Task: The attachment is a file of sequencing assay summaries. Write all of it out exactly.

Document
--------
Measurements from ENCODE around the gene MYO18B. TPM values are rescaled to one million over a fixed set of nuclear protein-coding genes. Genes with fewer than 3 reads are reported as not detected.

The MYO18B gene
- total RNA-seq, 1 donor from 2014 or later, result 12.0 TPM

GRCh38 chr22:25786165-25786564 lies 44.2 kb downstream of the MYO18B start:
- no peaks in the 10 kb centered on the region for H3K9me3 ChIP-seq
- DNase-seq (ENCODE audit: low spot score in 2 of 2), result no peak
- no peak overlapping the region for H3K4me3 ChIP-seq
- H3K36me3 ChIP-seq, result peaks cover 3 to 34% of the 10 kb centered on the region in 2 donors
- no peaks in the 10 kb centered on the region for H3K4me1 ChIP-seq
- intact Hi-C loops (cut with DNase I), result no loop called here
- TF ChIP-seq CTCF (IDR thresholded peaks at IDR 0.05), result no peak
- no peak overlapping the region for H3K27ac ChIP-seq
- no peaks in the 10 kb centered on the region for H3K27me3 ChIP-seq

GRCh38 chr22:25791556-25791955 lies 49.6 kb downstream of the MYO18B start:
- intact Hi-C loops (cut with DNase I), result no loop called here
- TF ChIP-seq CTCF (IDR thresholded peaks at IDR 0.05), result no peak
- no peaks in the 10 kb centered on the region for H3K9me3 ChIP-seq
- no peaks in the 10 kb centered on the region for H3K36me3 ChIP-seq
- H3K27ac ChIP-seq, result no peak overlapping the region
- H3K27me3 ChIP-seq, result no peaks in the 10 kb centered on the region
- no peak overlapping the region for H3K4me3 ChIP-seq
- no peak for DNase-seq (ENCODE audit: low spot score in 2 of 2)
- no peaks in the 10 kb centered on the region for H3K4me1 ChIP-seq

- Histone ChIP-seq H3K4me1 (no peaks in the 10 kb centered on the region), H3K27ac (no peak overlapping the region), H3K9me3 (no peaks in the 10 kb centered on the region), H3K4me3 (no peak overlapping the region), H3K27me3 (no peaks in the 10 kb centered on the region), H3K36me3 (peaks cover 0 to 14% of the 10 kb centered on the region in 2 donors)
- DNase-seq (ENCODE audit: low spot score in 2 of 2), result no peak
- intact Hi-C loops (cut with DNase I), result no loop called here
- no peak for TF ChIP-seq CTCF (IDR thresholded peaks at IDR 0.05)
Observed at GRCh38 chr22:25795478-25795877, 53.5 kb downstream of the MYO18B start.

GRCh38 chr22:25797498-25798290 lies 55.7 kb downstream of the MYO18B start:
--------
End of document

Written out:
Measurements from ENCODE around the gene MYO18B. TPM values are rescaled to one million over a fixed set of nuclear protein-coding genes. Genes with fewer than 3 reads are reported as not detected.

The MYO18B gene
- total RNA-seq, 1 donor from 2014 or later, result 12.0 TPM

GRCh38 chr22:25786165-25786564 lies 44.2 kb downstream of the MYO18B start:
- no peaks in the 10 kb centered on the region for H3K9me3 ChIP-seq
- DNase-seq (ENCODE audit: low spot score in 2 of 2), result no peak
- no peak overlapping the region for H3K4me3 ChIP-seq
- H3K36me3 ChIP-seq, result peaks cover 3 to 34% of the 10 kb centered on the region in 2 donors
- no peaks in the 10 kb centered on the region for H3K4me1 ChIP-seq
- intact Hi-C loops (cut with DNase I), result no loop called here
- TF ChIP-seq CTCF (IDR thresholded peaks at IDR 0.05), result no peak
- no peak overlapping the region for H3K27ac ChIP-seq
- no peaks in the 10 kb centered on the region for H3K27me3 ChIP-seq

GRCh38 chr22:25791556-25791955 lies 49.6 kb downstream of the MYO18B start:
- intact Hi-C loops (cut with DNase I), result no loop called here
- TF ChIP-seq CTCF (IDR thresholded peaks at IDR 0.05), result no peak
- no peaks in the 10 kb centered on the region for H3K9me3 ChIP-seq
- no peaks in the 10 kb centered on the region for H3K36me3 ChIP-seq
- H3K27ac ChIP-seq, result no peak overlapping the region
- H3K27me3 ChIP-seq, result no peaks in the 10 kb centered on the region
- no peak overlapping the region for H3K4me3 ChIP-seq
- no peak for DNase-seq (ENCODE audit: low spot score in 2 of 2)
- no peaks in the 10 kb centered on the region for H3K4me1 ChIP-seq

- Histone ChIP-seq H3K4me1 (no peaks in the 10 kb centered on the region), H3K27ac (no peak overlapping the region), H3K9me3 (no peaks in the 10 kb centered on the region), H3K4me3 (no peak overlapping the region), H3K27me3 (no peaks in the 10 kb centered on the region), H3K36me3 (peaks cover 0 to 14% of the 10 kb centered on the region in 2 donors)
- DNase-seq (ENCODE audit: low spot score in 2 of 2), result no peak
- intact Hi-C loops (cut with DNase I), result no loop called here
- no peak for TF ChIP-seq CTCF (IDR thresholded peaks at IDR 0.05)
Observed at GRCh38 chr22:25795478-25795877, 53.5 kb downstream of the MYO18B start.

GRCh38 chr22:25797498-25798290 lies 55.7 kb downstream of the MYO18B start: